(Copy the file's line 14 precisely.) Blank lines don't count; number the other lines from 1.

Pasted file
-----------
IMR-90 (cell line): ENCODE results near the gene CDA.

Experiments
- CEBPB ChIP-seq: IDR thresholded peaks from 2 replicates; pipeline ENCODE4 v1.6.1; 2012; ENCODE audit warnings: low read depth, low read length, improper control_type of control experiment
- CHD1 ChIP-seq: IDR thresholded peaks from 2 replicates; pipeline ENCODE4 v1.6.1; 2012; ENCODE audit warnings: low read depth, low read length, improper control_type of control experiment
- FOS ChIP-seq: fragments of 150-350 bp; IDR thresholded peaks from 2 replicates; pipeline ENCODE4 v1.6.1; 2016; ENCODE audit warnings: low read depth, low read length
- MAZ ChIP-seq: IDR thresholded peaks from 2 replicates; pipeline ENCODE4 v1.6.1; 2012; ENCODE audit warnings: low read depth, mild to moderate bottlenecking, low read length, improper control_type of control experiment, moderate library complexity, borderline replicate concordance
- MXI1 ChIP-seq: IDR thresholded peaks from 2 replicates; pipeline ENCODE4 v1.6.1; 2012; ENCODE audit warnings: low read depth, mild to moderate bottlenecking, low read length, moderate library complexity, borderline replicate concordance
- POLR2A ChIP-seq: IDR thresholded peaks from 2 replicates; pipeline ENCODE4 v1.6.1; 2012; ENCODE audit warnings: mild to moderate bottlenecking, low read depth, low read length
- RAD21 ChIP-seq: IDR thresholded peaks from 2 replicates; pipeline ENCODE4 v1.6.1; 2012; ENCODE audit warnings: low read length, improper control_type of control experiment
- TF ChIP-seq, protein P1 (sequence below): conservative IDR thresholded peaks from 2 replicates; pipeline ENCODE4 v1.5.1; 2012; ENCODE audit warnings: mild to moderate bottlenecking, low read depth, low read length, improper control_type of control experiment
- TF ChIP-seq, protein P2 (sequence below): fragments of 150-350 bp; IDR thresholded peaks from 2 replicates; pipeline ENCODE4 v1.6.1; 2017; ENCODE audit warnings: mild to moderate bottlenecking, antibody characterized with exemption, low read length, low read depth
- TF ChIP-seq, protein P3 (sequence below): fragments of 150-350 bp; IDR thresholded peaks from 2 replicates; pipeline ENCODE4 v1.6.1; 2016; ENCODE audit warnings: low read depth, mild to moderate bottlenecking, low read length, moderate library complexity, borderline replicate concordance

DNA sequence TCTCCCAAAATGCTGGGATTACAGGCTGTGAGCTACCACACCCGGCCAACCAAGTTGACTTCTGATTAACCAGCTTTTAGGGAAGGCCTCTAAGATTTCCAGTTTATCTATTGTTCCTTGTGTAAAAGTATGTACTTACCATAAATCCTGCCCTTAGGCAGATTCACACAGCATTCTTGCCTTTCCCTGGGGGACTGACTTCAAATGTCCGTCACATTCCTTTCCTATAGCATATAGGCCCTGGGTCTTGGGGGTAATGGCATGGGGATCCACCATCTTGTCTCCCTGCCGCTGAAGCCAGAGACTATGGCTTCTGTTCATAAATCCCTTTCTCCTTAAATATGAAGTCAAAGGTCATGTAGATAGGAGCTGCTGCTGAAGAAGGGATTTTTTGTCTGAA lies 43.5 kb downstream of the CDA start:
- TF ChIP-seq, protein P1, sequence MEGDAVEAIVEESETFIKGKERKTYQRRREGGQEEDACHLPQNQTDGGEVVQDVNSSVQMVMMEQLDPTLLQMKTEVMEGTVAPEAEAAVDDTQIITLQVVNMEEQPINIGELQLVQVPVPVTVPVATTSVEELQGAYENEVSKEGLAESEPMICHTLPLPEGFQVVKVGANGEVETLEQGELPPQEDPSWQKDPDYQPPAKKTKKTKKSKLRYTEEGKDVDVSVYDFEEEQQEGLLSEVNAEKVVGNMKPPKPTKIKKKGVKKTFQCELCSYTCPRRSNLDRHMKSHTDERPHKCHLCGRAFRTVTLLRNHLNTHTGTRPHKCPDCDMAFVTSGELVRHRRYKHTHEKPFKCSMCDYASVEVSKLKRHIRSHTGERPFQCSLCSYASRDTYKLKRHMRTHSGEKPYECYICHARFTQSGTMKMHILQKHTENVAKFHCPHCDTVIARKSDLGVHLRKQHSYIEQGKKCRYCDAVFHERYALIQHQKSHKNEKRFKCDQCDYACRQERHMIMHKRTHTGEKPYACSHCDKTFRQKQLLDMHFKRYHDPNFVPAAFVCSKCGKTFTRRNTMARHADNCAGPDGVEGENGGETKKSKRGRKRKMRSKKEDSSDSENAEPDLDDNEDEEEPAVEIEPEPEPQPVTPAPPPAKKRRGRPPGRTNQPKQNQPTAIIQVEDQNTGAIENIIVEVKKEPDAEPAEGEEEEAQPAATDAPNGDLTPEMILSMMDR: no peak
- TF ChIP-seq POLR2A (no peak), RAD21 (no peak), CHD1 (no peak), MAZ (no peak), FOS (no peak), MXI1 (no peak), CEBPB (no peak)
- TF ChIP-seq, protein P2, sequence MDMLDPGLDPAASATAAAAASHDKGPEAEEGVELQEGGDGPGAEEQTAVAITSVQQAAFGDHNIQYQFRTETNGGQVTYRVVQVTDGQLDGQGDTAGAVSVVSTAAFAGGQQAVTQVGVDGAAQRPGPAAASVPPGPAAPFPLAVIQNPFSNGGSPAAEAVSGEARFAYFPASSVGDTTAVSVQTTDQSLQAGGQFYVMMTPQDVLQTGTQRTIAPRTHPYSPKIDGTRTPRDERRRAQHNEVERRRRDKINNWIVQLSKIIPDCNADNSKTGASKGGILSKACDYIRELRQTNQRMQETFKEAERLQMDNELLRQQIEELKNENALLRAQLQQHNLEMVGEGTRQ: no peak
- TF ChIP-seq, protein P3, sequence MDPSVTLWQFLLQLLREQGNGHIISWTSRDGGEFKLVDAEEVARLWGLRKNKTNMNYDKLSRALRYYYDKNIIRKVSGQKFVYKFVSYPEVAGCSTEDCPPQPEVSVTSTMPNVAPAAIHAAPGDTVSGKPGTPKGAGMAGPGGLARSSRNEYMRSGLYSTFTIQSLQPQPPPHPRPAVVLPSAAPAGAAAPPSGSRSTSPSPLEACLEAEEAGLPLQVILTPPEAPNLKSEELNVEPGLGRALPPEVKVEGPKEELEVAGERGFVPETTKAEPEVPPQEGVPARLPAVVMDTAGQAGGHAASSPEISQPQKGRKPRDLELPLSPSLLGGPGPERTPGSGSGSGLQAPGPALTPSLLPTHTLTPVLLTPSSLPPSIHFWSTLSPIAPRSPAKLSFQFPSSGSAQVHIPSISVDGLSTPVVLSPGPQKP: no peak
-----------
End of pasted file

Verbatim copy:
- TF ChIP-seq, protein P1, sequence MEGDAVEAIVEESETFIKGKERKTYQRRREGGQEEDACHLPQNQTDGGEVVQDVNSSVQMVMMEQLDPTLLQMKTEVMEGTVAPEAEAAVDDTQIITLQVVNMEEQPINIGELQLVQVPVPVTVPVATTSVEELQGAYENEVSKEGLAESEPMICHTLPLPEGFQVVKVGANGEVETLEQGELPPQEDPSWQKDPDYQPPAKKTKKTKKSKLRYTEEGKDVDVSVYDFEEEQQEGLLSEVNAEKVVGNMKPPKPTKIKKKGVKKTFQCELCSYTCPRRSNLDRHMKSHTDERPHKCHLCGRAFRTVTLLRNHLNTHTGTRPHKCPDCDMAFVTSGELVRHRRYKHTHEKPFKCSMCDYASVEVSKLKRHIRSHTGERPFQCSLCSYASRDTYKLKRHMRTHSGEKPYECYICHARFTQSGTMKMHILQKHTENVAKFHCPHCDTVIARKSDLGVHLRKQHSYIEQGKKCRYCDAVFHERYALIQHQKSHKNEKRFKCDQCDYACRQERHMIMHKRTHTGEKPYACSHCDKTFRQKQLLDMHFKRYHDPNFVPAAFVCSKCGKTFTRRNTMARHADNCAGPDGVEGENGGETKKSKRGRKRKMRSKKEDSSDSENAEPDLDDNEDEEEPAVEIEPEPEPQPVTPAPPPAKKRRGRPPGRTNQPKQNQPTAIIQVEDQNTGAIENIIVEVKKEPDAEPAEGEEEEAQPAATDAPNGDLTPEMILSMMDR: no peak